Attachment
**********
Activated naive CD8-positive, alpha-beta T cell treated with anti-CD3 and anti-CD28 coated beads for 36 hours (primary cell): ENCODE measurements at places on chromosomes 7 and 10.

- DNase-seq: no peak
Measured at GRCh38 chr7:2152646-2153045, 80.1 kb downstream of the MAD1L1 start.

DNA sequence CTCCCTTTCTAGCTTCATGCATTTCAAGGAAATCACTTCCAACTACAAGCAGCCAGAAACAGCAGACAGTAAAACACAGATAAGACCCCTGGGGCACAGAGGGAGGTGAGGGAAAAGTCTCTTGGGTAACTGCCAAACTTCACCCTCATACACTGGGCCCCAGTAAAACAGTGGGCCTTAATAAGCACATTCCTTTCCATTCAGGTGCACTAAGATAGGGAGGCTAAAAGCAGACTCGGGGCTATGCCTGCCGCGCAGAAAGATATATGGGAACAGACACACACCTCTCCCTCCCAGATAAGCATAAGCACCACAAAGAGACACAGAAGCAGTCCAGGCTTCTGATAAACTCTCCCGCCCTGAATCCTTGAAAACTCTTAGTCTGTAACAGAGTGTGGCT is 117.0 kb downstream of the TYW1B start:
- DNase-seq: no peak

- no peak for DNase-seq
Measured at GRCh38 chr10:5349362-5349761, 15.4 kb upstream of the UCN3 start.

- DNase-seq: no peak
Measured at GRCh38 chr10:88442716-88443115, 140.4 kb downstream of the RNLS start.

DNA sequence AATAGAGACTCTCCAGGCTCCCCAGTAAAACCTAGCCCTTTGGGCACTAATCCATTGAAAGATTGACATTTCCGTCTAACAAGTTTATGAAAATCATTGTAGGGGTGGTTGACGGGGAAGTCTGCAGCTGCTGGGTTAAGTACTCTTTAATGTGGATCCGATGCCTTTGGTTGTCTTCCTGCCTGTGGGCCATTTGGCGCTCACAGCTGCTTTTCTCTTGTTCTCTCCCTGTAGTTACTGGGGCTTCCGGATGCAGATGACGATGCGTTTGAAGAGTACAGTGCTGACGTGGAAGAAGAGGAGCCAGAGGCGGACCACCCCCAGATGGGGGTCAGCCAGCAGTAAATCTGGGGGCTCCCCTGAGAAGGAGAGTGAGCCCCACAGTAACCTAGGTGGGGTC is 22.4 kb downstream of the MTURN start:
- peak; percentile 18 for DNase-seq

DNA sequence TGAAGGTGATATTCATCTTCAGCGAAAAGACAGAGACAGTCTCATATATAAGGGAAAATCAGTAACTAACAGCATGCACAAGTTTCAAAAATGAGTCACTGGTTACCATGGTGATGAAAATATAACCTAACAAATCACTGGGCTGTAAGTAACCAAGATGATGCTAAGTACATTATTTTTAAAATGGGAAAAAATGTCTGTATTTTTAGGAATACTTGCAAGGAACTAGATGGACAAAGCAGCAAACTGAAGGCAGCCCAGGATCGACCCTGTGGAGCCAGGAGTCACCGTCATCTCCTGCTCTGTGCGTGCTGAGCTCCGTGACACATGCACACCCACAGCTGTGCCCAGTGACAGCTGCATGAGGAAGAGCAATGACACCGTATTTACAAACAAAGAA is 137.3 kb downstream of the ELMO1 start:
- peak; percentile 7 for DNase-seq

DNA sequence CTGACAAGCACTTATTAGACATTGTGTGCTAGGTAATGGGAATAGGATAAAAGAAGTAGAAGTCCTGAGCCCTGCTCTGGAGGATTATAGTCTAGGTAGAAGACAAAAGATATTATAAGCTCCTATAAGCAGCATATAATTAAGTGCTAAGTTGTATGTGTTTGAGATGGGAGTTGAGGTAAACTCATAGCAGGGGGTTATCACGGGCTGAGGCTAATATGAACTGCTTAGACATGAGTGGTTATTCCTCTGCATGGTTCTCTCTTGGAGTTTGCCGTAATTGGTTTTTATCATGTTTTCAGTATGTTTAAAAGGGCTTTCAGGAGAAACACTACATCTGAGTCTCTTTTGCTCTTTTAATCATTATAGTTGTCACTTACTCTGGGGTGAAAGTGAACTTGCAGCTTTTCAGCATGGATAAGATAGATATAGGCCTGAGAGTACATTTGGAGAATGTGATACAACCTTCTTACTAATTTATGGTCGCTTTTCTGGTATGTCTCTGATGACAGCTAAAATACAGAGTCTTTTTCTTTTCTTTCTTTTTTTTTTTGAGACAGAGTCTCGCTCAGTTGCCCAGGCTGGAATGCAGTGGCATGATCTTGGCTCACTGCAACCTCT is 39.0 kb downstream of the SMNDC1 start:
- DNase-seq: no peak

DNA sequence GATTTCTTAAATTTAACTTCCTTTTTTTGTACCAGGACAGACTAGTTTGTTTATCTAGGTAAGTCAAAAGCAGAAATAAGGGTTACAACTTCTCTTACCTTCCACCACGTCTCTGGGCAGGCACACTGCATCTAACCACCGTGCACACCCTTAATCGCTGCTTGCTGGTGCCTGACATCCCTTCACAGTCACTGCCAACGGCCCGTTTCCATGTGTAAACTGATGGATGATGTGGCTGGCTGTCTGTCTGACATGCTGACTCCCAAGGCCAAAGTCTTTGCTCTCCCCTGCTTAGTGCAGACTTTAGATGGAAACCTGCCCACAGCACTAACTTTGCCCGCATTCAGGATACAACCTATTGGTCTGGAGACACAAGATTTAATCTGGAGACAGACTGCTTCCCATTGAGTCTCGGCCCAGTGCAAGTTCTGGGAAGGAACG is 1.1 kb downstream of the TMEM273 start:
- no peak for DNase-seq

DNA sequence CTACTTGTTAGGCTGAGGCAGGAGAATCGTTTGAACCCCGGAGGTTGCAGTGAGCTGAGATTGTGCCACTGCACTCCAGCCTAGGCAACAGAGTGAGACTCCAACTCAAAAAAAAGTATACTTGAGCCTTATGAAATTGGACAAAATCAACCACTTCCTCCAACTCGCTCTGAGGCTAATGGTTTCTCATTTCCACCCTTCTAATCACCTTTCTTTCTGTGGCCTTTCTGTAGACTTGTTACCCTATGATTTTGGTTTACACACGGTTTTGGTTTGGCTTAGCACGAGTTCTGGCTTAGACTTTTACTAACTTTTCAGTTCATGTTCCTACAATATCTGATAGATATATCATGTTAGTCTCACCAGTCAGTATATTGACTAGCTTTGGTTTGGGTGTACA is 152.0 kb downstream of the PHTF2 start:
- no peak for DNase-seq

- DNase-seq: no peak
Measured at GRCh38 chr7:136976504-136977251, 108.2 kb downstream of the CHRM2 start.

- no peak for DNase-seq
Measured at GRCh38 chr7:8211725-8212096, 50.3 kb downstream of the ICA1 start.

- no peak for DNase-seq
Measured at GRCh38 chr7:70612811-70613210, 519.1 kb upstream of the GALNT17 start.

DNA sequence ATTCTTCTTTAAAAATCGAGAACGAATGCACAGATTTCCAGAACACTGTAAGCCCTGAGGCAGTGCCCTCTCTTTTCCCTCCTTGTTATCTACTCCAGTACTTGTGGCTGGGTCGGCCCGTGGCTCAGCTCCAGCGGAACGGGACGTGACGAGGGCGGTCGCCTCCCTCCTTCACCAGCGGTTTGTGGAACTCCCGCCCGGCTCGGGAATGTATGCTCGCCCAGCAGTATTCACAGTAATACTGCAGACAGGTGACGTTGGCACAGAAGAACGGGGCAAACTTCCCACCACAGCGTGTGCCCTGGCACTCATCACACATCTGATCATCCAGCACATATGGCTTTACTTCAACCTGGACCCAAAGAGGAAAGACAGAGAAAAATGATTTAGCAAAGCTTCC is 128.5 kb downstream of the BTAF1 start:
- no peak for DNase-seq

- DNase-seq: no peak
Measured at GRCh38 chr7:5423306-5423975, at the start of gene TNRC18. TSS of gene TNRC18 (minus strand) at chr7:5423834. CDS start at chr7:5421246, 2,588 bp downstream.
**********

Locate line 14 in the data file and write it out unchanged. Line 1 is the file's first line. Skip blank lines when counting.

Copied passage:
DNA sequence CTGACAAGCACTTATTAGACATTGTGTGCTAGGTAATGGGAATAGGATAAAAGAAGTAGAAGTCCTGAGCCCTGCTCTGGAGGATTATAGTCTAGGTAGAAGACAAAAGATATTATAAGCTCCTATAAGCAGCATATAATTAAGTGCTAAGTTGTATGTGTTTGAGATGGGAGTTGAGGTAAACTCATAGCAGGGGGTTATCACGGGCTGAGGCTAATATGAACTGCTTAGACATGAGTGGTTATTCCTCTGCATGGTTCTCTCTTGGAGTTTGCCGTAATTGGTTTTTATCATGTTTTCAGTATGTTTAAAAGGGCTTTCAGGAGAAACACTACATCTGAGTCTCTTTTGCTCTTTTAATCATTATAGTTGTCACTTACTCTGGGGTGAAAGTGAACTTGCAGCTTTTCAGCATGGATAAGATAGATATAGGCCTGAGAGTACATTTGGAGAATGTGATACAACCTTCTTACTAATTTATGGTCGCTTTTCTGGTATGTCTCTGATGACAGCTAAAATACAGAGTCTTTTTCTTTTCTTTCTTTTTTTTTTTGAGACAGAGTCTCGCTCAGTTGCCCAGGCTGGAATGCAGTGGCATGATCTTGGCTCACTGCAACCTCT is 39.0 kb downstream of the SMNDC1 start: